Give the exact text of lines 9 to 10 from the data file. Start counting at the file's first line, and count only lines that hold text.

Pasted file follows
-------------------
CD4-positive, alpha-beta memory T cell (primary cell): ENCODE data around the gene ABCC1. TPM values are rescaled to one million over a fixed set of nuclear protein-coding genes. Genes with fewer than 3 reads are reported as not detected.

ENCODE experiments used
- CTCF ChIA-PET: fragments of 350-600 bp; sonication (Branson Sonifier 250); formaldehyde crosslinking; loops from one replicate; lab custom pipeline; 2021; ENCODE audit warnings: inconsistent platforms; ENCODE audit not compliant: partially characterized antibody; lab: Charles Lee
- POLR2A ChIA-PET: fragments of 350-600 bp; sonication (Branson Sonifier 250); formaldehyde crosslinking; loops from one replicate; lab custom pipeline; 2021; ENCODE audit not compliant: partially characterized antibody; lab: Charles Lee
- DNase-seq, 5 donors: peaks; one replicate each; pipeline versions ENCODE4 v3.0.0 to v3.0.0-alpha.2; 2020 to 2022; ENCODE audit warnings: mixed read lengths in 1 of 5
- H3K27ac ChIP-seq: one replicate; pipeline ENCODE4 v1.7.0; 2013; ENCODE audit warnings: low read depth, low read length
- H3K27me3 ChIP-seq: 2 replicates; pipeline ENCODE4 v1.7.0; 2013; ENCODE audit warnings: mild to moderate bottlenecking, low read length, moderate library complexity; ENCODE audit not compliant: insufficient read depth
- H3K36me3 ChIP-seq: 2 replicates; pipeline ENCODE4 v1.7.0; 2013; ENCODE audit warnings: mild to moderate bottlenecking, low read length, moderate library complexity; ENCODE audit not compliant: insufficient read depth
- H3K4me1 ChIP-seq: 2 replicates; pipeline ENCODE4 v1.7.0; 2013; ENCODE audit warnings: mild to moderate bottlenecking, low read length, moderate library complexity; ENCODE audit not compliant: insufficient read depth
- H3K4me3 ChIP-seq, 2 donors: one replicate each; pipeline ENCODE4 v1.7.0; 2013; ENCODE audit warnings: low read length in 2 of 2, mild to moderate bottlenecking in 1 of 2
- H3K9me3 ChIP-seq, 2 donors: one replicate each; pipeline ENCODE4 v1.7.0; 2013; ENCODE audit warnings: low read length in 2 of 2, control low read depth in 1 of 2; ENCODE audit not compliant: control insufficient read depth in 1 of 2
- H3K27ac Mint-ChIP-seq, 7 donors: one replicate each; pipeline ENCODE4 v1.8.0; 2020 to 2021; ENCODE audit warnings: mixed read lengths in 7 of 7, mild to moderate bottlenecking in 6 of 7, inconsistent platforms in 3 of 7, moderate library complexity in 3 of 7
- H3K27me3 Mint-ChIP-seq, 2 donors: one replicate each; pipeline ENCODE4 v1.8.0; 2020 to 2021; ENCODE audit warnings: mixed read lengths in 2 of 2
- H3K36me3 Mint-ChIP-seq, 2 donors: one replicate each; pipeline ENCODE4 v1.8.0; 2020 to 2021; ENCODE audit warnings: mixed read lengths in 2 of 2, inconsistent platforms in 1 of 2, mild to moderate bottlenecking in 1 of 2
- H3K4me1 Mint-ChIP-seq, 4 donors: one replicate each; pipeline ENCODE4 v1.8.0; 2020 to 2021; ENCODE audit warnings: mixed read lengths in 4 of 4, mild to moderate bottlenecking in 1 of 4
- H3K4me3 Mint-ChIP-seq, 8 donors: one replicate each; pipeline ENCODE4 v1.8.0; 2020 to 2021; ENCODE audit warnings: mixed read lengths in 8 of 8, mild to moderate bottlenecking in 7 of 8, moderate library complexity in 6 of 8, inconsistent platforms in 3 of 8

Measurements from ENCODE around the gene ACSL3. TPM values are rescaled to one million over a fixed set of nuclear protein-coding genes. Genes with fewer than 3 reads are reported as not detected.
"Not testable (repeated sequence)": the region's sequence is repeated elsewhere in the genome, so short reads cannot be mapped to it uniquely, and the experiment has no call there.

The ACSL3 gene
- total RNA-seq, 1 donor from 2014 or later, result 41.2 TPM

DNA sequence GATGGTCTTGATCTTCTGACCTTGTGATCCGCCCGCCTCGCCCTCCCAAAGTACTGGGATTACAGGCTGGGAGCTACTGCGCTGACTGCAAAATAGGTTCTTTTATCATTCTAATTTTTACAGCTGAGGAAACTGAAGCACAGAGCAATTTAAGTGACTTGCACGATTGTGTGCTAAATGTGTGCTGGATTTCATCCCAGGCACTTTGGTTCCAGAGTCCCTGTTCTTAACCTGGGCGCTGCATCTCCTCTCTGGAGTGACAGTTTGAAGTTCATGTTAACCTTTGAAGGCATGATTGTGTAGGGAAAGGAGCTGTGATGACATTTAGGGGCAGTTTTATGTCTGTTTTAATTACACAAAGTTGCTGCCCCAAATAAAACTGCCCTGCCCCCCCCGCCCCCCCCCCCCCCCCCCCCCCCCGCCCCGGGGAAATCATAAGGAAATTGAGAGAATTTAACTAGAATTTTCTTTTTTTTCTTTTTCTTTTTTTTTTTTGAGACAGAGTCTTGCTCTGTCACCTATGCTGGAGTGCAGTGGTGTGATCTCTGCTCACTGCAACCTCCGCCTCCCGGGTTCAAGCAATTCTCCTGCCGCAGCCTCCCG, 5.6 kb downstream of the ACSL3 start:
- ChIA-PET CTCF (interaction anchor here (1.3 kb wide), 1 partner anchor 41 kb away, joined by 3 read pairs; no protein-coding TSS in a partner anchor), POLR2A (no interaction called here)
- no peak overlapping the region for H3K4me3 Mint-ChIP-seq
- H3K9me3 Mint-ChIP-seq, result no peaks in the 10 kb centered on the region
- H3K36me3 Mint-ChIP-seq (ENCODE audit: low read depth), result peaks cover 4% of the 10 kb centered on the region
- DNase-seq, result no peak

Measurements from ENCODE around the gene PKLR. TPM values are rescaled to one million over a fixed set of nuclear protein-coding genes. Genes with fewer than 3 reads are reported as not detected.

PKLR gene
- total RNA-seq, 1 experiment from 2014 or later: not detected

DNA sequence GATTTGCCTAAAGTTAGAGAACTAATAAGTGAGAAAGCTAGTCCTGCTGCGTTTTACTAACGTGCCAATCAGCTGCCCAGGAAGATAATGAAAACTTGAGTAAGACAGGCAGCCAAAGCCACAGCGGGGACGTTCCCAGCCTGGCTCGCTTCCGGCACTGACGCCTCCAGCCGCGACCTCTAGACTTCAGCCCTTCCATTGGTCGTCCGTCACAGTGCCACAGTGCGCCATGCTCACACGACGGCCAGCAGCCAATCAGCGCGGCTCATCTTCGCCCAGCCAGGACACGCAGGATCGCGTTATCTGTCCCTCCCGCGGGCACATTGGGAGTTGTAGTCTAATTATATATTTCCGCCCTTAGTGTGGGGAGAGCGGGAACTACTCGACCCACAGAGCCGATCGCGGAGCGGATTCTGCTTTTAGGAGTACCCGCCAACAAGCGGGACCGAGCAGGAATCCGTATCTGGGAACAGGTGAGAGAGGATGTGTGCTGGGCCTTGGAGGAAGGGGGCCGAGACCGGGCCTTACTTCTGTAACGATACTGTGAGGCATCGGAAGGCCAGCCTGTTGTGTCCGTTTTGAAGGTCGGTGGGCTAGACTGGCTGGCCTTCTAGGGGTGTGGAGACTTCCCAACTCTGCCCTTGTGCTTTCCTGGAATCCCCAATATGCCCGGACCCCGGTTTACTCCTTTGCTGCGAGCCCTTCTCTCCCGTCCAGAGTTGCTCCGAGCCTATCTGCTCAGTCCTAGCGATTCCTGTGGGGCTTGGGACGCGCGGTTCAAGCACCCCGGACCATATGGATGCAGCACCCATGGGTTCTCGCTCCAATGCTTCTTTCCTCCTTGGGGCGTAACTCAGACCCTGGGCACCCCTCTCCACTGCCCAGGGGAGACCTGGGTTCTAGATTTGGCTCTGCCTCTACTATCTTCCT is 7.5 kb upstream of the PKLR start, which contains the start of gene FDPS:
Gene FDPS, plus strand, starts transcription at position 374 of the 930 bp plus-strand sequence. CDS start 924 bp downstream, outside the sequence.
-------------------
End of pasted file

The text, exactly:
- H3K4me1 ChIP-seq: 2 replicates; pipeline ENCODE4 v1.7.0; 2013; ENCODE audit warnings: mild to moderate bottlenecking, low read length, moderate library complexity; ENCODE audit not compliant: insufficient read depth
- H3K4me3 ChIP-seq, 2 donors: one replicate each; pipeline ENCODE4 v1.7.0; 2013; ENCODE audit warnings: low read length in 2 of 2, mild to moderate bottlenecking in 1 of 2